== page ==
(c) Wikipedia


Harry Potter author J.K. Rowling has said:

There comes a point where Susan, who was the older girl, is lost to Narnia because she becomes interested in lipstick. She''s become irreligious basically because she found sex, I have a big problem with that

Philip Pullman, author of the His Dark Materials trilogy and dubbed "the anti-Lewis" for his fierce criticism of Lewis and his work, calls the Narnia stories "monumentally disparaging of women". His interpretation of the Susan passages reflects this view:

Susan, like Cinderella, is undergoing a transition from one phase of her life to another. Lewis didn''t approve of that. He didn''t like women in general, or sexuality at all, at least at the stage in his life when he wrote the Narnia books. He was frightened and appalled at the notion of wanting to grow up.

In fantasy author Neil Gaiman''s short story "The Problem of Susan" (2004), an elderly woman, Professor Hastings, deals with the grief and trauma of her entire family''s death in a train crash. Although the woman''s maiden name is not revealed, details throughout the story strongly imply that this character is the elderly Susan Pevensie. The story is written for an adult audience and deals with issues of sexuality and violence and through it Gaiman presents a critique of Lewis'' treatment of Susan.

Other writers, including fan-magazine editor Andrew Rilstone, oppose this view, arguing that the "lipsticks, nylons and invitations" quote is taken out of context. They maintain that in The Last Battle, Susan is excluded from Narnia explicitly because she no longer believes in it. At the end of The Last Battle Susan is still alive with her ultimate fate unspecified. Moreover, in The Horse and His Boy, Susan''s adulthood and sexual maturity are portrayed in a positive light, and therefore argued to be unlikely reasons for her exclusion from Narnia.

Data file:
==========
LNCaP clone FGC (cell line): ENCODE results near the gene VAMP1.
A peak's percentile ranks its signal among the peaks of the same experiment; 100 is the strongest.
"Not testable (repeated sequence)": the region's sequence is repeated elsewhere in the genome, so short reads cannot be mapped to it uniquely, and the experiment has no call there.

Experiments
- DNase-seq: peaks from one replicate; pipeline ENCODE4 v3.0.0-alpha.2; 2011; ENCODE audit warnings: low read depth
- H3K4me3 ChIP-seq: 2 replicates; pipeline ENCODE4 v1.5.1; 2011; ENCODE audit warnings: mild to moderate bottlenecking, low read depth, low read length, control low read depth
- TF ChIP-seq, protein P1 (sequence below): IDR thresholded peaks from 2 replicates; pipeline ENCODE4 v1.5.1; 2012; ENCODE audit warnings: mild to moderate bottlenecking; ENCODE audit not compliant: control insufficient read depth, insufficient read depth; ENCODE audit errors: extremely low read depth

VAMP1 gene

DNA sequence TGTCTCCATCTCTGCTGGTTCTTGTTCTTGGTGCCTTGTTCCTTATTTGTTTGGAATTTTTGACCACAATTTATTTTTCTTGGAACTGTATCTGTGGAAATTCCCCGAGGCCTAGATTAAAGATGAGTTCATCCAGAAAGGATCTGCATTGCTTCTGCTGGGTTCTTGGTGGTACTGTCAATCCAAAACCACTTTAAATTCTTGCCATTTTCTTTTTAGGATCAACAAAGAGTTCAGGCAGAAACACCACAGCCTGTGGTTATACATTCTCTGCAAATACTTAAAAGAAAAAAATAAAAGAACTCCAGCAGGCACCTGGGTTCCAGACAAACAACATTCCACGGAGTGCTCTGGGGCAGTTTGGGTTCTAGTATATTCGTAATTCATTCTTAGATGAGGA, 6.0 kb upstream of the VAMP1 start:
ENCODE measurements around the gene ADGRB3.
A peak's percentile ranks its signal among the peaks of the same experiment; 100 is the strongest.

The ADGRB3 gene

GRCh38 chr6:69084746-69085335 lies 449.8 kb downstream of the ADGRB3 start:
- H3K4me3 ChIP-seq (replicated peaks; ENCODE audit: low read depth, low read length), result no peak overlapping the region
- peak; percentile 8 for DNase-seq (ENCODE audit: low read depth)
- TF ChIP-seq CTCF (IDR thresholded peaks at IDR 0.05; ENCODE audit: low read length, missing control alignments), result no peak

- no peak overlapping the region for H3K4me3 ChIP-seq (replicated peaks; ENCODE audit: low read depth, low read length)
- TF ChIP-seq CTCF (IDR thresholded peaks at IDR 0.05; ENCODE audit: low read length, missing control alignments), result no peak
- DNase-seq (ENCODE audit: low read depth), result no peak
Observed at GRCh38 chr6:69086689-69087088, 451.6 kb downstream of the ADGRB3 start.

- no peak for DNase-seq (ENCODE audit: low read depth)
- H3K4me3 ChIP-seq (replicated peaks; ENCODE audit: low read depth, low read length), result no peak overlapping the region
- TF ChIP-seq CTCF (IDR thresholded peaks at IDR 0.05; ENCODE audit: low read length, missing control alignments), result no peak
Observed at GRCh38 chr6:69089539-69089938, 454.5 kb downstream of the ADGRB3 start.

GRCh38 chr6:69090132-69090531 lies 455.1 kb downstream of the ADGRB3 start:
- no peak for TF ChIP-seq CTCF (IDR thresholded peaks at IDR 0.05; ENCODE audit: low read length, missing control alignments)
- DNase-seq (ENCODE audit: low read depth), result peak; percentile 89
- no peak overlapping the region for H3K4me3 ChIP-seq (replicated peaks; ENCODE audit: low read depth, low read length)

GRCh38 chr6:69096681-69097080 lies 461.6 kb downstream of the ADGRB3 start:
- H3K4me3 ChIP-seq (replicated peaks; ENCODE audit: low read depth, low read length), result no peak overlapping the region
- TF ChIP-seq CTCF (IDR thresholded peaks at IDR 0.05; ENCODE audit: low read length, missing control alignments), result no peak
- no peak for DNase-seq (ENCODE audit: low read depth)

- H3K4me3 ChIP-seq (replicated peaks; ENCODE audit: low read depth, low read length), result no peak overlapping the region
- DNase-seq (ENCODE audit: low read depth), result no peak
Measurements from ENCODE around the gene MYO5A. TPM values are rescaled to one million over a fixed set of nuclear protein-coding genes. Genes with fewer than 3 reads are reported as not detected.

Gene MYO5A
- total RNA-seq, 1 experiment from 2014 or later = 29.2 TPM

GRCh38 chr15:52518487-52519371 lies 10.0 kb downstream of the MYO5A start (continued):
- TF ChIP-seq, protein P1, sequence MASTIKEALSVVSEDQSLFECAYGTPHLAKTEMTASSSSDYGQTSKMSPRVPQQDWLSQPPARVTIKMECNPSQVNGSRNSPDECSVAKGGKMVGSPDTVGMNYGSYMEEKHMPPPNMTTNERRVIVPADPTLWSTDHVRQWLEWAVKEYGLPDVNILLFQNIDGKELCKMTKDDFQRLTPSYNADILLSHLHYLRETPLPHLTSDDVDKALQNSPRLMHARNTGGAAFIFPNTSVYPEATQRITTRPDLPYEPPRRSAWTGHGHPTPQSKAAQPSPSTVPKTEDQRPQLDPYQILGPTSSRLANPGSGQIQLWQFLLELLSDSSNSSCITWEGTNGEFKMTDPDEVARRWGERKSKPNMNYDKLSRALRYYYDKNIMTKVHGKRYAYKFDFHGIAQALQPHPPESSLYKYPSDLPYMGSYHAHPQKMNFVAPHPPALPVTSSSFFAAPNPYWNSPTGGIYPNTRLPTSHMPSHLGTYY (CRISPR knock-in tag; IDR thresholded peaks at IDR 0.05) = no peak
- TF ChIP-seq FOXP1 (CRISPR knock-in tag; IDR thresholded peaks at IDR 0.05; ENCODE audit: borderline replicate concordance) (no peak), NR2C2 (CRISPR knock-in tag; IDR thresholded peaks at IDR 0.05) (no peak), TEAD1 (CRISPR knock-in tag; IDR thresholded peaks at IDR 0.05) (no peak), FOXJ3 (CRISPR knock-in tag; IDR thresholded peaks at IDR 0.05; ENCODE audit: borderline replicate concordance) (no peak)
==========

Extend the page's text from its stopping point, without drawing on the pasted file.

Lewis supporters also cite the positive roles of women in the series, including Jill Pole in The Silver Chair, Aravis Tarkheena in The Horse and His Boy, Polly Plummer in The Magician''s Nephew, and particularly Lucy Pevensie in The Lion, the Witch and the Wardrobe. Jacobs asserts that Lucy is the most admirable of the human characters and that generally the girls come off better than the boys throughout the series. In her contribution to The Chronicles of Narnia and Philosophy, Karin Fry, an Assistant Professor of Philosophy at the University of Wisconsin, Stevens Point, notes that "the most sympathetic female characters in The Chronicles are consistently the ones who question the traditional roles of women and prove their worth to Aslan through actively engaging in the adventures just like the boys." Fry goes on to say:

The characters have positive and negative things to say about both male and female characters, suggesting an equality between sexes. However, the problem is that many of the positive qualities of the female characters seem to be those by which they can rise above their femininity ... The superficial nature of stereotypical female interests is condemned.